Ardlamont murder

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The Ardlamont murder (also known as the Ardlamont mystery and the Monson case[1]), which took place in Argyll, Scotland, on 10 August 1893, gave rise to two high-profile court cases: a murder trial in Edinburgh (HM Advocate v Monson), and a defamation trial in London (Monson v Tussauds Ltd) the following year.

Alfred John Monson received the Scottish verdict of "not proven" in his High Court of Justiciary trial for the murder of Cecil Hambrough. Then, in 1894, he sued Madame Tussauds for libel and was awarded one farthing (the lowest possible amount at the time) in damages. The case established the principle of "libel by innuendo" in English law, and Monson v Tussauds Ltd[2] has been used to draw up defamation laws in many countries since.

A notorious case at the time, the trial received renewed attention when it was noted that Joseph Bell, revealed as the inspiration for the popular fictional character Sherlock Holmes, had been called as an expert witness at the murder trial.


Alfred John Monson began working as a gentleman's tutor for the Hambrough family in 1891. On 10 August 1893, Alfred John Monson took Cecil Hambrough, his 20-year-old[3] pupil, for a day's hunting in an area of woodland on the Ardlamont Estate in Argyll. A third man joined them, Edward Scott, a friend of Monson who had arrived at the estate a few days earlier.

Estate workers heard a shot, then saw Monson and Scott running to Ardlamont House carrying the guns. They were cleaning the weapons when the estate butler asked what had become of Mr, Hambrough. Monson replied that he had shot himself in the head by accident while climbing a fence.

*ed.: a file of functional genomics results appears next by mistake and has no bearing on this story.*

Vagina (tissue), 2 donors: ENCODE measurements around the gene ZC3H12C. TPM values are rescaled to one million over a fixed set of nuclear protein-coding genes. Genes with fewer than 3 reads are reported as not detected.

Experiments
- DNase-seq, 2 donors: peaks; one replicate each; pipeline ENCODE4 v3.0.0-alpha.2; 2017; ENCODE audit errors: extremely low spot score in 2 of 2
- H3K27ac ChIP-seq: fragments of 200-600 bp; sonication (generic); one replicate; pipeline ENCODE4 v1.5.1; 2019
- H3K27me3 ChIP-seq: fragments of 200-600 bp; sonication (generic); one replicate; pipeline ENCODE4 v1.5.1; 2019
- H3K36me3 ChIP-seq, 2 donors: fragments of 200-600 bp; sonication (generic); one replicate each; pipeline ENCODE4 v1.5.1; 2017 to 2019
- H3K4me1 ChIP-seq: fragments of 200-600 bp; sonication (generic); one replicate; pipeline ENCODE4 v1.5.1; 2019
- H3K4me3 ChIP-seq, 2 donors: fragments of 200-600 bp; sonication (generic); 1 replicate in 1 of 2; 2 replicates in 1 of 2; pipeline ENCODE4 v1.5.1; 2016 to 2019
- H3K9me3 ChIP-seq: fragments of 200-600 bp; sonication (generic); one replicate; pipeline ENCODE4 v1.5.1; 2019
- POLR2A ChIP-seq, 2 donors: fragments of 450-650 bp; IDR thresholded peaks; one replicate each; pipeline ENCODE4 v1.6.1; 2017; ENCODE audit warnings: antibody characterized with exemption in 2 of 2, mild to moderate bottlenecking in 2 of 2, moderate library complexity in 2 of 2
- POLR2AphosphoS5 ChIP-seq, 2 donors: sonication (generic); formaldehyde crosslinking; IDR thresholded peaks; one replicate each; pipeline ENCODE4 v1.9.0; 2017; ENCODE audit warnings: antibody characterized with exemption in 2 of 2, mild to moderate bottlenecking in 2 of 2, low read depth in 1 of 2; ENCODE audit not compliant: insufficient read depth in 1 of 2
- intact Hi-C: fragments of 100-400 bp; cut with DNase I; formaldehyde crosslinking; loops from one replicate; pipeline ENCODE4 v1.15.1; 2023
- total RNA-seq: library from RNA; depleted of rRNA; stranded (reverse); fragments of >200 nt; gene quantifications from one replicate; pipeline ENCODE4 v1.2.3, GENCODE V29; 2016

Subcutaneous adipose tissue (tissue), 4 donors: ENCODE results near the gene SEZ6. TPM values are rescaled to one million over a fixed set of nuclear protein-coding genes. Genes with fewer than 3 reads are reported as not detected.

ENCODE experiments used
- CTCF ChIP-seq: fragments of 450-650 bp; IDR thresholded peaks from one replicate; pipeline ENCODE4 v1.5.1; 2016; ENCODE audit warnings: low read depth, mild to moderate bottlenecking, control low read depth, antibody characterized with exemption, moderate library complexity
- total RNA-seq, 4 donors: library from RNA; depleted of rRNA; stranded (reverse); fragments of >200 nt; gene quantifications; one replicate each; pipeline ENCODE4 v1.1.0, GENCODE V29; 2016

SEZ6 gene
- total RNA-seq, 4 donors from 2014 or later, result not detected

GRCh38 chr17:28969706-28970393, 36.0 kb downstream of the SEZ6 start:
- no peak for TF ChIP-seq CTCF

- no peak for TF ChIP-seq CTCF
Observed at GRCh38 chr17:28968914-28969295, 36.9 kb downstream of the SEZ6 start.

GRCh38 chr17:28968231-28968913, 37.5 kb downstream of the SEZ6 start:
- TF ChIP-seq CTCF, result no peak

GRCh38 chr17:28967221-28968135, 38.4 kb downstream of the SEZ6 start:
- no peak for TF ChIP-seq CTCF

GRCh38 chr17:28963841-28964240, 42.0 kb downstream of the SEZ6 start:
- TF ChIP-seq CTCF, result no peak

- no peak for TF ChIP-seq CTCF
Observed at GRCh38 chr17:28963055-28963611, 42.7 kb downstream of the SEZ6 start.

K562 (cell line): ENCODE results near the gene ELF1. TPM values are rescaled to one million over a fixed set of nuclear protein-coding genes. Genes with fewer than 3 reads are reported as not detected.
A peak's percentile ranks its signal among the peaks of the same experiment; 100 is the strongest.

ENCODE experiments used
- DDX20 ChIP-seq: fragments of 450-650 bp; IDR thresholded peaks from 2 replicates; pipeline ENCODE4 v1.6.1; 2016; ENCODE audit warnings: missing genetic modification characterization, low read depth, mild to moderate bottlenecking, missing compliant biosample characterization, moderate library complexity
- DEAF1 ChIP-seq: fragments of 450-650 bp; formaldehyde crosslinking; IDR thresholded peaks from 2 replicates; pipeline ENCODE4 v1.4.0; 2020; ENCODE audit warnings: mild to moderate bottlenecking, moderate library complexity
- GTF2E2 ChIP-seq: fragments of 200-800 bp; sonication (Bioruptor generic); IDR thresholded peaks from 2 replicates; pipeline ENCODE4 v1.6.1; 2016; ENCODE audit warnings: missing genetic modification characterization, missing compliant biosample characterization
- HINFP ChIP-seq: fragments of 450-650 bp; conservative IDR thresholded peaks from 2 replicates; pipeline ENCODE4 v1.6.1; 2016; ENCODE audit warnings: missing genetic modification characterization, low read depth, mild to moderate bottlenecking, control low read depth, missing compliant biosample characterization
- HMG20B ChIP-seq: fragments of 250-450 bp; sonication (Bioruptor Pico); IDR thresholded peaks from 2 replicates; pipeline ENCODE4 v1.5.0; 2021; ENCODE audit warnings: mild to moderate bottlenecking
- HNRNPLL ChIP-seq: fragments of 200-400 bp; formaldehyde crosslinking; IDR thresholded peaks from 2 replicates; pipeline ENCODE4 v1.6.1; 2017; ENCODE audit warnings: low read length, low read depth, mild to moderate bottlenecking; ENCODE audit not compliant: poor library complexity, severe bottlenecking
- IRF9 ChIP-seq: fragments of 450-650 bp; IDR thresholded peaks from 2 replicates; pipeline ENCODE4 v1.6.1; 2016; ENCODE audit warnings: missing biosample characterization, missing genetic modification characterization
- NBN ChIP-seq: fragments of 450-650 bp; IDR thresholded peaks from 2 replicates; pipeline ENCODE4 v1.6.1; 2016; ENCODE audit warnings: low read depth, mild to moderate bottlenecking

Investigation and trial[edit]

When the incident was reported, a member of the Inverary procurator fiscal's office was sent to the estate. He returned, saying it had been a tragic accident. However, two weeks later, Monson appeared at the fiscal's office to report that Hambrough had taken out two life insurance policies worth £20,000 only six days before he died, and that they were made out in the name of Monson’s wife. After thorough searches of the estate and interviews with staff, Monson was charged with murder. Scott, now on the run, was named as his accomplice.

Among the witnesses for the prosecution was Joseph Bell, the Edinburgh surgeon and forensic detective. He told the jury that, in his opinion, Monson had murdered Cecil Hambrough. However, sufficient doubt had been sowed in the minds of the jury by Monson's advocate John Comrie Thomson, and Monson was set free with the verdict of "not proven."[4]

Libel by innuendo[edit]

In 1894 Madame Tussauds in London erected a waxwork of Monson at the entrance to its Chamber of Horrors, bearing a gun. Monson took exception, sued the company and was awarded one farthing in damages.[5] The case established the principle of "libel by innuendo" and Monson v Tussauds,[6] which has been used to draw up defamation laws in many countries since. To prove libel, there must be publication in permanent form, but this need not be in words.[7]


  1. ^ Keedy, Edwin R (1913). "Criminal Procedure in Scotland". Journal of the American Institute of Criminal Law and Criminology. Northwestern University. 
  2. ^ [1894] 1 Q.B. 671
  3. ^ Edited by John W. More, B.A. (Oxon.), Advocate. Trial of A.J. Monson, Publisher: William Hodge & Company, Glasgow and Edinburgh, 1908
  4. ^ Lundy, Iain (12 December 2005). "The Ardlamont mystery: Tragic mistake or calculated evil?". The Scotsman. Retrieved 3 February 2011. 
  5. ^ Pilbeam (2006). Madame Tussaud: And the History of Waxworks. Continuum International Publishing Group. p. 211. ISBN 1-85285-511-8. 
  6. ^ Monson v Tussauds [1894] 1 QB 671
  7. ^ Deakin, Johnston and Markesinis (2008). Markesinis & Deakin's Tort Law. Oxford University Press. p. 757. ISBN 978-0-19-928246-3.